The underlying extreme properties present different levels of difficulties as well as reflect unprecedented challenges that drastically limit the existing techniques to investigate Problem 1.3 via Problem 3.1 or generally elementary invariant subspace. More precisely, Lemma 3.4 cannot be applied to certain nonlinear operators such as the one in Theorem 4.2. Moreover, the lack of a nonlinear analog of Gelfand’s formula for computing spectral radius, see Examples 6.5, 7.8 in [8], coupled with the lack of the representation of resolvent of the pair \((p, J_{m})\) further aggravates the problem. This arises from the general fact that the construction of elementary invariant subspaces for \(p \in\mathcal{P}({}^{m}E; E)\) faces nontrivial difficulties since if \(p_{1}, p_{2}\in\operatorname{lin} \{p^{n}: n\in\mathbb{N}\}\) we might have \(p_{1}\circ p_{2} \notin\operatorname{lin}\{p^{n}: n\in\mathbb{N}\}\).
Conjecture 4.7
Let \(p\in\mathcal{P}({}^{m}E; E)\) be associated to \(T\in\mathcal{L}({}^{m}E; E)\). The subspace \(\overline{\operatorname{lin}}\{p^{n}(x): n\in\mathbb{N}\}\) for a fixed \(x\in E\) is invariant for \(p \in\mathcal{P}({}^{m}E; E)\) if and only if it is strongly invariant for \(T\in\mathcal{L} ({}^{m}E; E)\).
In general, Example 4.1, Remark 3.2 and Theorem 4.3 demonstrate that \(T\in\mathcal{L}({}^{m}E; E)\) may not have nontrivial invariant subspaces in E if its associated operator \(p\in\mathcal{P}({}^{m}E; E)\) is either homotopic to a scalar operator or if \(\sigma_{\mathrm{ev}}(p, J_{m})\) is empty.
5 Results and discussion
In this section, we limit the study of Problem 1.3 via Problem 3.1 to the ideals of finite type generated by \(\{T_{1} T_{2}\ldots T_{m}:T_{j}\in\mathcal{L}(\mathcal{A})\}\) where \(m\in\mathbb{N}\) is fixed and \(\mathcal{A}\) is a Banach algebra. This ideal class is larger than \(\mathcal{P}_{f}({}^{m}\mathcal{A}; \mathcal{A})\) and the ideals coincide only if \(\mathcal{A}\) has an \(r_{n}\)-property, see [20]; moreover, if \(T_{j}\in\mathcal{L}(\mathcal{A})\) are linear endomorphisms then the nonlinear operators they generate are known to preserve the structures of Banach algebras, a property most suitable for our research framework.
The literature in [21], Chapter VI and [22], Chapters 10, 11, on Banach algebras is sufficient for our purpose. A normed linear complex space \((\mathcal{A},\|\cdot\|)\) equipped with a multiplication \((a, b)\to ab\) from \(\mathcal{A}\times\mathcal{A}\) into \(\mathcal{A}\) is a normed algebra if it is an algebra and \(\|a b\|\leqslant\|a\| \|b\|\) for all \(a,b\in\mathcal{A}\). A normed algebra \(\mathcal{A}\) is a Banach algebra if the normed space \((\mathcal{A}, \|\cdot\|)\) is a Banach space. A Banach algebra \(\mathcal{A}\) is commutative if \(ab=ba\) for all \(a, b\in\mathcal{A}\); it is unital if there is \(1\in\mathcal{A}\) such that \(1a=a=a1\) for all \(a\in\mathcal{A}\) and such an element is called a unit. Here, we take the unit \(1\in\mathcal{A}\) to have norm one. An element \(a\in\mathcal{A}\) is called an idempotent if \(a^{2}=a\).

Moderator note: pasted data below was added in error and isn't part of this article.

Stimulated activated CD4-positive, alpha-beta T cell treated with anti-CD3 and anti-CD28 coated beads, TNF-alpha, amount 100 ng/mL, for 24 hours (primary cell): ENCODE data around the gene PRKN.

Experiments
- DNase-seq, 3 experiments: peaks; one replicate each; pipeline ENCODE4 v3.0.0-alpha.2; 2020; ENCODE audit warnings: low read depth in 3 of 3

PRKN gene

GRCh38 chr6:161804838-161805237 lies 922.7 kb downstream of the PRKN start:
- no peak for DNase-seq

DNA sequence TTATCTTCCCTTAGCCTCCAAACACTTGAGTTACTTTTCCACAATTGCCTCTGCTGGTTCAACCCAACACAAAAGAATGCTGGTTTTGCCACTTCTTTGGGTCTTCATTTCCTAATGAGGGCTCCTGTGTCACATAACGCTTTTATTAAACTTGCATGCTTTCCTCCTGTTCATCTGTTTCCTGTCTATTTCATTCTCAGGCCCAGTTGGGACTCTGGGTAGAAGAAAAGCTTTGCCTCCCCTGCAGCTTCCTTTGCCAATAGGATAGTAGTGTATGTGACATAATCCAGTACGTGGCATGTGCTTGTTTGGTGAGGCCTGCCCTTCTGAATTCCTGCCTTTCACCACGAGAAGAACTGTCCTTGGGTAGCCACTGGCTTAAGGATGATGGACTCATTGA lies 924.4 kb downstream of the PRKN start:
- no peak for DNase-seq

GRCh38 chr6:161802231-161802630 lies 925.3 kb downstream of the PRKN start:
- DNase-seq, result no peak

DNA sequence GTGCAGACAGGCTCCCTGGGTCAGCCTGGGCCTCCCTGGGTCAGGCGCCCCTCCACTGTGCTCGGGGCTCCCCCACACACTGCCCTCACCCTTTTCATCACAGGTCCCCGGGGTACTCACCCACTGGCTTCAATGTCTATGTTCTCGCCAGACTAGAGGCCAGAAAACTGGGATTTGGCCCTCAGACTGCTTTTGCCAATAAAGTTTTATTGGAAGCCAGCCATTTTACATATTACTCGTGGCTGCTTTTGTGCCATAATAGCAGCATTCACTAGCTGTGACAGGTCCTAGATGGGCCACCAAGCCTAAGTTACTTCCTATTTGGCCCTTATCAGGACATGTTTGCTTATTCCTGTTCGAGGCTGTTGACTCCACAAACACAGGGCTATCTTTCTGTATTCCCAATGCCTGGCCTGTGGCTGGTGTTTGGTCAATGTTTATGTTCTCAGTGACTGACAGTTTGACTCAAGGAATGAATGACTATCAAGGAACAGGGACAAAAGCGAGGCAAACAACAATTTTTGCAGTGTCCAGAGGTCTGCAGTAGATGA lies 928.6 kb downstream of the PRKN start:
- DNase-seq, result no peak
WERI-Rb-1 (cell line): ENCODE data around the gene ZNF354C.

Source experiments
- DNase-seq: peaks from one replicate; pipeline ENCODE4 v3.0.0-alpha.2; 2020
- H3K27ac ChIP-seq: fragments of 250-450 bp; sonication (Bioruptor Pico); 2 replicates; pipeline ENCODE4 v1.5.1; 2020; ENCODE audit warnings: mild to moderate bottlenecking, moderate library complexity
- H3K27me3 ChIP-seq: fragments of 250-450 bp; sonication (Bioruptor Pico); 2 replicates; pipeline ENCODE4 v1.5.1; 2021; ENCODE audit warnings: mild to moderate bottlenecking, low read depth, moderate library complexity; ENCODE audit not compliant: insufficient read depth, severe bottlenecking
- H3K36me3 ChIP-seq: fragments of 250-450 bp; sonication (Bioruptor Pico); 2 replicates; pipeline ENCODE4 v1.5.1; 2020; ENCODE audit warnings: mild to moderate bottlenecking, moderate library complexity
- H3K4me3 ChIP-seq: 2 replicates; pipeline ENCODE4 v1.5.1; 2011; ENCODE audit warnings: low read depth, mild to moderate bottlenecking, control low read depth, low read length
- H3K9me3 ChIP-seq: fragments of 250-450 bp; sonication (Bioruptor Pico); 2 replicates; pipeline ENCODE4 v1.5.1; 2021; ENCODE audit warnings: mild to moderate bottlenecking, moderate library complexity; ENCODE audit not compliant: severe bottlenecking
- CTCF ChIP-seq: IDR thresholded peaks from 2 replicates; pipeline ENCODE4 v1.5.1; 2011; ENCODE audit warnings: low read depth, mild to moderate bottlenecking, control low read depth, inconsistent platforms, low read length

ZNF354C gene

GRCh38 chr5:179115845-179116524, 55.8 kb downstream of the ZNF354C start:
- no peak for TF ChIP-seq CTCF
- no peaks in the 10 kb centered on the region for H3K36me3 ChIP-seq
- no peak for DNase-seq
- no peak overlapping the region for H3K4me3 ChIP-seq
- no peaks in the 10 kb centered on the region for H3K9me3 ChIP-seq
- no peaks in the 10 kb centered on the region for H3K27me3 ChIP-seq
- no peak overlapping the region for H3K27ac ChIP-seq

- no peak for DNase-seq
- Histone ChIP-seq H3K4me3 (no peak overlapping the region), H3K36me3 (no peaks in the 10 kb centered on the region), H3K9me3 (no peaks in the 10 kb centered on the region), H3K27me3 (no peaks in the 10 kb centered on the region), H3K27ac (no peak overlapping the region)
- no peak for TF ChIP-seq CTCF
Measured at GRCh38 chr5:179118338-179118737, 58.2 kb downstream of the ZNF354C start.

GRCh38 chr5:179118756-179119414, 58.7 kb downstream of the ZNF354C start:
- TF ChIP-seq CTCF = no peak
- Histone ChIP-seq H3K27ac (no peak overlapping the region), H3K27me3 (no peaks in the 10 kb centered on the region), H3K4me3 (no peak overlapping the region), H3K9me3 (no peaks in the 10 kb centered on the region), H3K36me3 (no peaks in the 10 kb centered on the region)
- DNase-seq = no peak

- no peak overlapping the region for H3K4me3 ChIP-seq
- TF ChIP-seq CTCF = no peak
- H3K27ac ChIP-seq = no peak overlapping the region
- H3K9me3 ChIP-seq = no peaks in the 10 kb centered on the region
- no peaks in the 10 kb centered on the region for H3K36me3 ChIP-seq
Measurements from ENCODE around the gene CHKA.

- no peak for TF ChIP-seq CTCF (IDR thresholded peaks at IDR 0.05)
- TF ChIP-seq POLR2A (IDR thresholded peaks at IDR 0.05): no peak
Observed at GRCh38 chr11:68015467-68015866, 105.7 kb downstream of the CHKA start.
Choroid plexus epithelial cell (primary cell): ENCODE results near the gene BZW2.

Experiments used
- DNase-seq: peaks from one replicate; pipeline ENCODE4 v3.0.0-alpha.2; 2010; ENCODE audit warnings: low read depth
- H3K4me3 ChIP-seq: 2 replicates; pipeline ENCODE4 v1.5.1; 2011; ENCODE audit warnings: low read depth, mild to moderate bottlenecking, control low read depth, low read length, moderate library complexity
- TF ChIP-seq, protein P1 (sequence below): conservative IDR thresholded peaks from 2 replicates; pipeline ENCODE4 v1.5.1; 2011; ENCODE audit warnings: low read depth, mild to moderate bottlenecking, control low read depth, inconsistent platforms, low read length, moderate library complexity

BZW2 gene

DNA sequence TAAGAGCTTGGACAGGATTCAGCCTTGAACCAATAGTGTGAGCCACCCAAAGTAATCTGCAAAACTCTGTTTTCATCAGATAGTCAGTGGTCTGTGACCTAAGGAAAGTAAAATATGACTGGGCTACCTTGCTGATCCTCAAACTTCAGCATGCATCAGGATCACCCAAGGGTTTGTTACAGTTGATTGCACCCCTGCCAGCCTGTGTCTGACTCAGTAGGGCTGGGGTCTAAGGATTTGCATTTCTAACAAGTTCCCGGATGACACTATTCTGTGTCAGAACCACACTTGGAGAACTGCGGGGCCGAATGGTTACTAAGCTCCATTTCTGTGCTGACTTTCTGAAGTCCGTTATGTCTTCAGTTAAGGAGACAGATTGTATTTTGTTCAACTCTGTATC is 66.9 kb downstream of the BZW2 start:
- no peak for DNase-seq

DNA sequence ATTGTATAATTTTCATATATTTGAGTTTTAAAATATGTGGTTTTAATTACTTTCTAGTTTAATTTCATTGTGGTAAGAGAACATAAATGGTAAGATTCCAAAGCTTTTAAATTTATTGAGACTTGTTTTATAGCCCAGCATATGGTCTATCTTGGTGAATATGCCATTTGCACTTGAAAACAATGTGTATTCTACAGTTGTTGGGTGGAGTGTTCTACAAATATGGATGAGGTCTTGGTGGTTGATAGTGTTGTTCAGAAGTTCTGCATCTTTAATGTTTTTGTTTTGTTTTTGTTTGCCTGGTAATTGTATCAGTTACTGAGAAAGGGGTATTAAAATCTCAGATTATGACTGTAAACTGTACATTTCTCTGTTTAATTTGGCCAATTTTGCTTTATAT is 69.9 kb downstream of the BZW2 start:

A vector subspace \(\mathcal{B}\) of \(\mathcal{A}\) is a subalgebra if itself is an algebra with respect to the operations of \(\mathcal{A}\). A subalgebra \(\mathcal{U}\) of an algebra \(\mathcal{A}\) is a right ideal if \(\mathcal{U}\mathcal{A}=\{ua: u\in\mathcal{U}, a\in\mathcal{A}\}\subset\mathcal{A}\) and it is a left ideal if \(\mathcal{A} \mathcal{U}=\{au:u\in\mathcal{U}, a\in \mathcal{A}\}\subset\mathcal{A}\); it is a two-sided ideal if it is both left and right ideal. A proper ideal \(\mathcal{M} \subset\mathcal{A}\) is called a maximal ideal if it is not properly contained in any other proper ideal. In a commutative unital algebra every proper ideal is contained in some maximal ideal and the same holds for noncommutative algebras with the observation that left and right ideals should be treated separately (the corresponding maximal ideals are also left or right); the proofs of these facts are premised on Zorn’s lemma.
Definition 5.1
An operator \(T:\mathcal{A}\to\mathcal{A}\) where \(\mathcal{A}\) is a unital algebra is unital if \(T(1)=1\), otherwise, it is nonunital.